The worst moments were when she put her hand on the comm screen, knowing Marcus would never appear on the other end. There was so much she wanted to tell him.

Only later, after re-reading the death notice, did she notice the statement that no personal effects were recovered. She looked to Maisy.

“Is your mate alive?”

Rella didn’t dare voice the hope that if a fish in a dura-plast container could survive, then perhaps Marcus could’ve survived as well. She needed to know how Maisy was still swimming as though nothing had happened.

She took the fish to the vet, a short, spectacled man who hmmmm’d quite a bit as he examined the rokri, then pronounced that a bit of paper was stuck inside the fish.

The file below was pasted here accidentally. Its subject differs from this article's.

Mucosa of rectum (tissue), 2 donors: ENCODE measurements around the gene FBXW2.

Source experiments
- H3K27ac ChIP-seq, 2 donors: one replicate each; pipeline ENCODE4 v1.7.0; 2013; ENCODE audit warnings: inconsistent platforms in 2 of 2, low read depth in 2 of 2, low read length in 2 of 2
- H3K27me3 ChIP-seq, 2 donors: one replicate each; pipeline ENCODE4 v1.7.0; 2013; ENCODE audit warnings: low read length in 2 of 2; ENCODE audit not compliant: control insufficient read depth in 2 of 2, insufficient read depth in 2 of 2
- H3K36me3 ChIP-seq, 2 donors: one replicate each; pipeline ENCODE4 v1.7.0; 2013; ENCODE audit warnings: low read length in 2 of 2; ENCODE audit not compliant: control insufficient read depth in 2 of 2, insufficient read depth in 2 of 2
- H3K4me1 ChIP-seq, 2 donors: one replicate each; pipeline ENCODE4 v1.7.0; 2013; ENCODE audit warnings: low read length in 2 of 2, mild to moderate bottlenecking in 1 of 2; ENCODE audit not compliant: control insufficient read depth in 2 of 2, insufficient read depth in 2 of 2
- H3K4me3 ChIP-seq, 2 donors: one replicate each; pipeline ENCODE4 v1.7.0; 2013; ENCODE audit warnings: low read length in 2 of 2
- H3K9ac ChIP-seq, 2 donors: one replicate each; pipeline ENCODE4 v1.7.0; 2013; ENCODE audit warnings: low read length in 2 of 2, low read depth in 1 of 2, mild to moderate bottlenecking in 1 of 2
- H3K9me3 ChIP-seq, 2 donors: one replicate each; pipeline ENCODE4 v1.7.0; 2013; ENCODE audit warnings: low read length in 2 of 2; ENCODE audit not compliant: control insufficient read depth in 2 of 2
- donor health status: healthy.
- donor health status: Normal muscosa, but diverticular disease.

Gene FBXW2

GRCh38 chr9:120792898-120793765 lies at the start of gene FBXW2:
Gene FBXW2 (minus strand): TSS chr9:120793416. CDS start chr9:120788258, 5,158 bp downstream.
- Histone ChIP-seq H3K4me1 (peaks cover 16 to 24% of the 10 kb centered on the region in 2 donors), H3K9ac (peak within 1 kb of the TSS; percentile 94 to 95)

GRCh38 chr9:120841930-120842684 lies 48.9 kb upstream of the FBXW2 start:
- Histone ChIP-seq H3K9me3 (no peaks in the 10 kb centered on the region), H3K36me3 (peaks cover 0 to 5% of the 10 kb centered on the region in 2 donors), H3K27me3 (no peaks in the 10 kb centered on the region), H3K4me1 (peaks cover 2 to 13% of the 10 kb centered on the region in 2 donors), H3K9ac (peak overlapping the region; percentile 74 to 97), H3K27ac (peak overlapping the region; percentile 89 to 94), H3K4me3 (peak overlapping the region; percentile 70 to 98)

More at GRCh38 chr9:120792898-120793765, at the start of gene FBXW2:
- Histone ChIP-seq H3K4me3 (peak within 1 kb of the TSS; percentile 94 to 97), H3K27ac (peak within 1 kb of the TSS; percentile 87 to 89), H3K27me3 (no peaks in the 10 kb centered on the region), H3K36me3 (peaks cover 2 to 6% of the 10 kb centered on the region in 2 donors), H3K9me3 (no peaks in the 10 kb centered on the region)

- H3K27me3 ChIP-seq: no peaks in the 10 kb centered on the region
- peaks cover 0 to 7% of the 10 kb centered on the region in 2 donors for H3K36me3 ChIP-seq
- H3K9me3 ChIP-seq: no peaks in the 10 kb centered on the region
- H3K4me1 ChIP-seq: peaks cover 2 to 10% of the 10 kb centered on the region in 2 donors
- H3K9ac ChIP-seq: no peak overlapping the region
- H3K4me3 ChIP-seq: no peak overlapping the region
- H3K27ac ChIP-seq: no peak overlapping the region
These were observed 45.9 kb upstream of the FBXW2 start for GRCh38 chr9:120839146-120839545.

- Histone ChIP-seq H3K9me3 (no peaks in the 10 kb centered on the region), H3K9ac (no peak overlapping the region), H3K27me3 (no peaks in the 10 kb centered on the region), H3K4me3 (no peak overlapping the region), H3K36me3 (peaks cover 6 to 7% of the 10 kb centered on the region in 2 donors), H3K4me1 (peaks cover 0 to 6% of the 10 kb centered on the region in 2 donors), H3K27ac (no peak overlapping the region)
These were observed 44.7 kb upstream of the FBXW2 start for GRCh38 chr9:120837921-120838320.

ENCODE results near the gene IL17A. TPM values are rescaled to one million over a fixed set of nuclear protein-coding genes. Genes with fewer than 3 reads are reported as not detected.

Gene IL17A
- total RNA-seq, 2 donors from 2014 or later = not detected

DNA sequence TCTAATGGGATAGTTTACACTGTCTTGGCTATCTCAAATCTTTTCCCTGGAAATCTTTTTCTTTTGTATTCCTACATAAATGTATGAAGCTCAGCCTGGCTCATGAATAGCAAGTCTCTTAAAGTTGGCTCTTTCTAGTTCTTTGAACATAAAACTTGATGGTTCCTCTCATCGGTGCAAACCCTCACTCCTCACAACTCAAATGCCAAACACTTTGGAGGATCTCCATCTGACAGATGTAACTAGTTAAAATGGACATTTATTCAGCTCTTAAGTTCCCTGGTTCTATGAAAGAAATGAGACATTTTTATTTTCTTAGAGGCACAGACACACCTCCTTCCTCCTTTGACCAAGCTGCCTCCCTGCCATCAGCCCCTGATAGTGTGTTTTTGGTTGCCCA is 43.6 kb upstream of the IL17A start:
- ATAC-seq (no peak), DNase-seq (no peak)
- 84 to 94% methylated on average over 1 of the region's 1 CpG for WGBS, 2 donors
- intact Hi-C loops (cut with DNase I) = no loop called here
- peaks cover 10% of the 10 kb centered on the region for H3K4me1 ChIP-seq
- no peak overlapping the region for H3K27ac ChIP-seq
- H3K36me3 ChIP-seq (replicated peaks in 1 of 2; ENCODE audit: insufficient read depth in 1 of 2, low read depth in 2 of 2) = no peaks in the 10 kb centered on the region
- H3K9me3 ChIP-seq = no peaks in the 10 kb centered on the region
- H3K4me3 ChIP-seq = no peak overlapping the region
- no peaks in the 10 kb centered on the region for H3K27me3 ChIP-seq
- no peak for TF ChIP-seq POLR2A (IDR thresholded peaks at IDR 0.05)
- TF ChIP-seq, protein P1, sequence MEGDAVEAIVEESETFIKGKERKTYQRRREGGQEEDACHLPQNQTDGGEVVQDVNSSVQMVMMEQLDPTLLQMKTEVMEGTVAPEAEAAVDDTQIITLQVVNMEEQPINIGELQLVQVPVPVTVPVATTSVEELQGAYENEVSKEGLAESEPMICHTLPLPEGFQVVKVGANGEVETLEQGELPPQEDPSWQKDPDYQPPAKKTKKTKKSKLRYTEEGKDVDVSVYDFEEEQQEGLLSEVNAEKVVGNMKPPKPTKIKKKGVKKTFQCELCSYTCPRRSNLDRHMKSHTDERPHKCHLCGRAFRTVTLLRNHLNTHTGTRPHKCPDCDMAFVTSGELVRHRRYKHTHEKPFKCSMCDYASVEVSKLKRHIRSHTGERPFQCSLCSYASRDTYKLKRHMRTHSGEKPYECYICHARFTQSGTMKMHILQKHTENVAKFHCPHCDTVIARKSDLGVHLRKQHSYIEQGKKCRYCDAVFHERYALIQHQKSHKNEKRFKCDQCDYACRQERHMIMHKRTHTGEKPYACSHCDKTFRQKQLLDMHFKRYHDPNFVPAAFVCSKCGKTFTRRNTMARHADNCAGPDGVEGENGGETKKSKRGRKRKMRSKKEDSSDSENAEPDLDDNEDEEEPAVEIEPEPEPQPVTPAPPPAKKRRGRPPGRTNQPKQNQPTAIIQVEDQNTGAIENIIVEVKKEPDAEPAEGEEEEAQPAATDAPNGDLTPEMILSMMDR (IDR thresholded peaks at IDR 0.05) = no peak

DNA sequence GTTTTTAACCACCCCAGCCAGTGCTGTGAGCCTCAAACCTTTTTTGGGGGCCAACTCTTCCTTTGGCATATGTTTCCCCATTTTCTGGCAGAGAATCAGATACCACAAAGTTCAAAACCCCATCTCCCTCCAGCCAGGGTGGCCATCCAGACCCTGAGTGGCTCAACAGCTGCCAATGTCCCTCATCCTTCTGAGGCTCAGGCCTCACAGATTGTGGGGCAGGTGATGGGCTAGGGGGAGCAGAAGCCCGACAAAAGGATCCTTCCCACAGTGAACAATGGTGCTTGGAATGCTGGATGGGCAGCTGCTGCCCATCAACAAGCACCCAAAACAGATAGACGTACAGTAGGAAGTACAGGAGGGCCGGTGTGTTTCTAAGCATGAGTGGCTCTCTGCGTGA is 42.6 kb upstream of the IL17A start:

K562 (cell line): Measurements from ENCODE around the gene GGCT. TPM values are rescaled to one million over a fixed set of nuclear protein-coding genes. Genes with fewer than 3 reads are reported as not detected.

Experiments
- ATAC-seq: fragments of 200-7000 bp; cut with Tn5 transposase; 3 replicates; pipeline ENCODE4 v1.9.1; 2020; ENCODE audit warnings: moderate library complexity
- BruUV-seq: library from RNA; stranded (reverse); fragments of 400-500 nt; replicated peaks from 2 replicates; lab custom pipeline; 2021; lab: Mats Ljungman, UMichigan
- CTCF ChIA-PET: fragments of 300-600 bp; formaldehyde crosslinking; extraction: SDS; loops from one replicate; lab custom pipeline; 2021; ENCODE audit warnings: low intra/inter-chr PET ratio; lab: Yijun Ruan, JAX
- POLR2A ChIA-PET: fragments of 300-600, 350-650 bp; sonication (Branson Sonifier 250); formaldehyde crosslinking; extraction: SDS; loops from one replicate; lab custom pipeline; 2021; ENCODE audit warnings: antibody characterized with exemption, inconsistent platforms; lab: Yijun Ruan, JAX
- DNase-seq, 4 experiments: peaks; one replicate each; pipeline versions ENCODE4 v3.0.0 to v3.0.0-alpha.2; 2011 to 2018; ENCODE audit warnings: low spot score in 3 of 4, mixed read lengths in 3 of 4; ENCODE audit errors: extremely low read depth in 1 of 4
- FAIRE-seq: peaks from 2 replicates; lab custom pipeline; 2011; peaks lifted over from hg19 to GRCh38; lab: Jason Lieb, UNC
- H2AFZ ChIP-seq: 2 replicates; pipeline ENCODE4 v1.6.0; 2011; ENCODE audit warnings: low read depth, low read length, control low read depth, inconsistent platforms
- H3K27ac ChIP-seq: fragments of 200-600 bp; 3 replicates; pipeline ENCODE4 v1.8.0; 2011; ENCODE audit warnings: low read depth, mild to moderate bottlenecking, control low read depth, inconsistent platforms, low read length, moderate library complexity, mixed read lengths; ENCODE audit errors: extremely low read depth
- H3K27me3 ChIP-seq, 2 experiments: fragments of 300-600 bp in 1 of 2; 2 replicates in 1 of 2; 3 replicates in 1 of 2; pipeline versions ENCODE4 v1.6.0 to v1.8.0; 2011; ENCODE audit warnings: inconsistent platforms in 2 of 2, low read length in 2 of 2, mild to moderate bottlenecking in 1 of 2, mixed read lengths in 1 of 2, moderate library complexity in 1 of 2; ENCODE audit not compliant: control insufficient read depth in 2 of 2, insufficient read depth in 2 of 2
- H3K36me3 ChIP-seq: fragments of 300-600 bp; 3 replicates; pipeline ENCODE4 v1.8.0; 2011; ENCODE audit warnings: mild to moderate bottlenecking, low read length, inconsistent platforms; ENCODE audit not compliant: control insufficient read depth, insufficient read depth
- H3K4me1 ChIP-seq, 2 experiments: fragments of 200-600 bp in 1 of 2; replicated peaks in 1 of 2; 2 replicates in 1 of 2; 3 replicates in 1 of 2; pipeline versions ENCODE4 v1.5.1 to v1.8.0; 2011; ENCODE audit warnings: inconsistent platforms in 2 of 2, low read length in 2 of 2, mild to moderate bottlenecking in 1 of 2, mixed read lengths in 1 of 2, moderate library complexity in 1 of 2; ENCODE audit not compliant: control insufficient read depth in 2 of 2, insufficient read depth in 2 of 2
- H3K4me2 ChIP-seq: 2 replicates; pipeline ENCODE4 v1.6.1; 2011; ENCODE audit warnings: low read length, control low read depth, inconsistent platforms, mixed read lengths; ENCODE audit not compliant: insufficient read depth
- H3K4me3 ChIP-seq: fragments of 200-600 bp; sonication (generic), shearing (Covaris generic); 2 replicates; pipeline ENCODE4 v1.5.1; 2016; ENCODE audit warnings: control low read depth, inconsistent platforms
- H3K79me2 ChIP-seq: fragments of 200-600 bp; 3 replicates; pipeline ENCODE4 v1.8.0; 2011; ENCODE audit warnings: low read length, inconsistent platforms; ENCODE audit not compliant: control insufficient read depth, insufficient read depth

“I can extract it. Though it seems that the paper has put the fish in a suspended state,” he said.

“What does that mean?”

“Well, the fish isn’t getting any nutrients from its bonded mate.”

Rella swallowed hard at this news. Marcus’s fish was dead. That meant Marcus…

The lost hope tasted bitter and left her knees trembling. She sank into a chair.

The vet continued as though he hadn’t noticed. “It looks like the paper has fooled the rokri’s system into behaving as if the mate is still alive and sending nutrients. You can feed the fish a specialized diet that won’t interfere with the paper, and it should be able to live a relatively normal life, maybe 3 years, or until the paper finally breaks down. Or I can extract the paper, but the rokri will most certainly die.”